Leo won a Grammy in 2014 for his work with Bill Withers, and he was Offbeat magazine’s 2014 Producer of the Year (for Glen David Andrews’s Redemption). He has curated acclaimed boxed sets for Aretha Franklin, Earth, Wind & Fire, Luther Vandross, the Isley Brothers and Gamble & Huff’s Philadelphia International Records. As an A&R consultant to Sony Music Masterworks, he recently signed his first act — the progressive folk duo Tall Heights whose debut Neptune sails in August. He teaches at the School of Communication & Information at Rutgers University in New Brunswick. And having spent years at NBC Nightly News as a broadcast news writer and producer, Leo believes that he has a great untold story in Raymond’s complicated legacy.
His music was the most riveting, uplifting and poignant soul music I had ever heard. And his message of hope touched me in ways that helped me to make changes in my own life.
His collaborators on the documentary include cinematographer John Pirozzi, who directed the critically praised Don’t Think I’ve Forgotten: Cambodia’s Lost Rock & Roll about the music and culture of Cambodia before the Khmer Rouge; and Richard Gold, a former correspondent with Variety who has written and produced biographical documentaries and features for MSNBC, CNN and Inside Edition.
“If you saw Raymond once, you remembered him forever,” Leo says. “His music was the most riveting, uplifting and poignant soul music I had ever heard. And his message of hope touched me in ways that helped me to make changes in my own life. The film touches on issues of race, class and gender equality; on the spirituality of sexuality; on faith as a tool for social progress; on education as a path out of poverty; and through it all is the sound of Raymond’s joyous gospel music.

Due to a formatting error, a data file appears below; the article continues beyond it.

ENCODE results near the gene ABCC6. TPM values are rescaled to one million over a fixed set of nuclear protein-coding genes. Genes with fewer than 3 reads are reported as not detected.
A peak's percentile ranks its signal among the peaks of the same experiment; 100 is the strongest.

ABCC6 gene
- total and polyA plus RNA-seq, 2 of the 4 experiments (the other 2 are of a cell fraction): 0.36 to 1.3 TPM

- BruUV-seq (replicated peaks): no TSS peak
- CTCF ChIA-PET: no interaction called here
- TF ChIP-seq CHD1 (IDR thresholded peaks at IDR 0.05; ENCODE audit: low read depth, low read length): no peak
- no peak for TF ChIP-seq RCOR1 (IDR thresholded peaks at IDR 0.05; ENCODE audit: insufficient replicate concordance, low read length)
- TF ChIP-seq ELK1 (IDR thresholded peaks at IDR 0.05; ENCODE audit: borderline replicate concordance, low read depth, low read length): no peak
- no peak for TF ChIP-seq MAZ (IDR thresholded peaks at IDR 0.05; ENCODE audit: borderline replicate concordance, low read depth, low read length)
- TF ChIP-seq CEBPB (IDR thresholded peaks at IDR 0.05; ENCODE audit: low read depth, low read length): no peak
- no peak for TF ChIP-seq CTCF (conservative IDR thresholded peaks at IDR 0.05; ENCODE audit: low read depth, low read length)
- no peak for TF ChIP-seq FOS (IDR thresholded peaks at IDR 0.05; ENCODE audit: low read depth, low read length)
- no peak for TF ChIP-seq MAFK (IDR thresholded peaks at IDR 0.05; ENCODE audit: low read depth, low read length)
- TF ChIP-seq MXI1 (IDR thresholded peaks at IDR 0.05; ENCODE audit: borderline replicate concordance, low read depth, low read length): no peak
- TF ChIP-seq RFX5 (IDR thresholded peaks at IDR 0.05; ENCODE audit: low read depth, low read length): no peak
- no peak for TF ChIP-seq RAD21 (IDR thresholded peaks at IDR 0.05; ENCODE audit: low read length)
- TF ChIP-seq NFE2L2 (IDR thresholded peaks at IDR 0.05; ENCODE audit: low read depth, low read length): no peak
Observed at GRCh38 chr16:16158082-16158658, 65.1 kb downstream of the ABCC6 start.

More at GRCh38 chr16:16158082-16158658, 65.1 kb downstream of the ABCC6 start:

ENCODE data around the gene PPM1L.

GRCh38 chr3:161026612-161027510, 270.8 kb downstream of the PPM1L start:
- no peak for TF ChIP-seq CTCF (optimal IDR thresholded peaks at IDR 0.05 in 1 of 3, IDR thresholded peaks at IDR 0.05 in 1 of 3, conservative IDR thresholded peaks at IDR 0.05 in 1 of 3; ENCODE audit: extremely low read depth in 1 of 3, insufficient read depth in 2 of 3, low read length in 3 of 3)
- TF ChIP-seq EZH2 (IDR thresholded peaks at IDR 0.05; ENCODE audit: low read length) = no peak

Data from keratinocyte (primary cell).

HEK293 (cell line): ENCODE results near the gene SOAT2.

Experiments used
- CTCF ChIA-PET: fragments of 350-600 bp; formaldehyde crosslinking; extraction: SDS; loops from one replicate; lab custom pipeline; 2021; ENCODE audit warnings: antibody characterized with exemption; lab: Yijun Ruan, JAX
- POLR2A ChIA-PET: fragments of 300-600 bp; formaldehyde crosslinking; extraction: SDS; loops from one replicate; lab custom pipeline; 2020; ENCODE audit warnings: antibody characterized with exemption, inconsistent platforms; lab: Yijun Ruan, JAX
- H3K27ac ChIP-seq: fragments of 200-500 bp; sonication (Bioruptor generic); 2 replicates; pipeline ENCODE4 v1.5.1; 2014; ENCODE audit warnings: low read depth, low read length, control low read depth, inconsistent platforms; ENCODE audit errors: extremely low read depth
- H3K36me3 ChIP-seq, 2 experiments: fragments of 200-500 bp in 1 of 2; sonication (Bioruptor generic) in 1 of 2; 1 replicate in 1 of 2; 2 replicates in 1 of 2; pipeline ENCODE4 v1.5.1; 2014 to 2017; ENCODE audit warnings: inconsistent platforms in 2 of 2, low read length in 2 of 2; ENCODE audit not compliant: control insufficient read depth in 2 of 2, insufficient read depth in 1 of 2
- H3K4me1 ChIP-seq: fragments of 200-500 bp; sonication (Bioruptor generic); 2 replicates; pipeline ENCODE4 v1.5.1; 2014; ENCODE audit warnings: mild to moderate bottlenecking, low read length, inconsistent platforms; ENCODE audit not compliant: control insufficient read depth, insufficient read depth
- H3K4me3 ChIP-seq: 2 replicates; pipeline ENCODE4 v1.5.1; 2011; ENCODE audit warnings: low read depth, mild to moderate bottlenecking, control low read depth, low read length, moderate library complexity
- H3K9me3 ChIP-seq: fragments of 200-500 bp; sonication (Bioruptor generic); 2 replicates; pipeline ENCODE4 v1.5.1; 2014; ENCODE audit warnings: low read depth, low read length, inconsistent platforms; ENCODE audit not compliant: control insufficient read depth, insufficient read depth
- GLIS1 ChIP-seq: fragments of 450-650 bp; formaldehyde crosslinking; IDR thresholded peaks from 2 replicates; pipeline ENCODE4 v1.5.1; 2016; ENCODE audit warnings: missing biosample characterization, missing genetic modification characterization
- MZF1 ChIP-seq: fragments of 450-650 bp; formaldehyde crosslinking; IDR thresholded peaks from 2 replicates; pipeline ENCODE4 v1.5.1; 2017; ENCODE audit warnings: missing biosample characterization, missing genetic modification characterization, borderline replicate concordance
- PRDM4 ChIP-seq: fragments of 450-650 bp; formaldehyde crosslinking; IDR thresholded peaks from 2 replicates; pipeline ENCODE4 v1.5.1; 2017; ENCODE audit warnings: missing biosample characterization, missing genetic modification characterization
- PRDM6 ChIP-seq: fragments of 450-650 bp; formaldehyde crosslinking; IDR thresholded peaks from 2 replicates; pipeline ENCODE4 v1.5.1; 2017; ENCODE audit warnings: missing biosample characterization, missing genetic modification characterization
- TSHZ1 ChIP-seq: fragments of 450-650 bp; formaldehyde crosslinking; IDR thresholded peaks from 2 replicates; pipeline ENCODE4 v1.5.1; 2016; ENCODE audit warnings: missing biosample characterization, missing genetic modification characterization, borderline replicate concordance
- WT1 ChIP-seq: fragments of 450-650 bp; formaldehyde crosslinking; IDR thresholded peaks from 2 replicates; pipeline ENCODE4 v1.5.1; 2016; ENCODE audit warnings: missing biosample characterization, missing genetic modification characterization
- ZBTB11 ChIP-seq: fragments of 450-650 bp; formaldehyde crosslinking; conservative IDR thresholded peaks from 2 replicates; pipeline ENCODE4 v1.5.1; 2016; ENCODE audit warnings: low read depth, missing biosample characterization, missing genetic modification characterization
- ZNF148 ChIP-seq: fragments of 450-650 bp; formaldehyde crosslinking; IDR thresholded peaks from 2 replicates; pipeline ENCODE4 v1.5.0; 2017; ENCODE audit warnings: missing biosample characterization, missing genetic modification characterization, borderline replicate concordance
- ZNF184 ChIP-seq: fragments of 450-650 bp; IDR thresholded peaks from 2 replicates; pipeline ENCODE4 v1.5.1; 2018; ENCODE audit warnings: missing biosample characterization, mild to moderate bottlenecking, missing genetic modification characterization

“Raymond ministered to so many young people in New Orleans who had no place to go. In the film, Cyril Neville compares him to Jesus as a beacon of light. Every week, it seemed that Raymond was singing at another funeral for a victim of the crack epidemic. Yet he struggled with being judged by the church. So he challenged people to react to their own prejudice. He’d walk proudly to the first pew with his head held high and make you pause before casting the first stone.
“At the same time, Raymond was a victim of his own human nature. He put himself in harm’s way to fill a giant hole in his heart. The acceptance that he craved — as an artist and a man — was so close when he was murdered. That’s the triumph and the tragedy of his heartbreaking life, and we’ll take you down those untraveled roads. His journey is uniquely American but I also think the film can reach, touch and inspire a global audience.”
Since Myles’s death, Leo has seen attitudes changing in the Gospel Tent. “More and more young choir members, men and women, are demonstrating the courage to be who they are. Hopefully, the film will bring Raymond’s story to young people of faith who may be struggling with questions about their own sexuality and self-expression. As Father Tony Ricard of New Orleans says in the film: ‘God loves you, no matter what. No matter what.’”
Reposted from Huffington Post with the author's permission.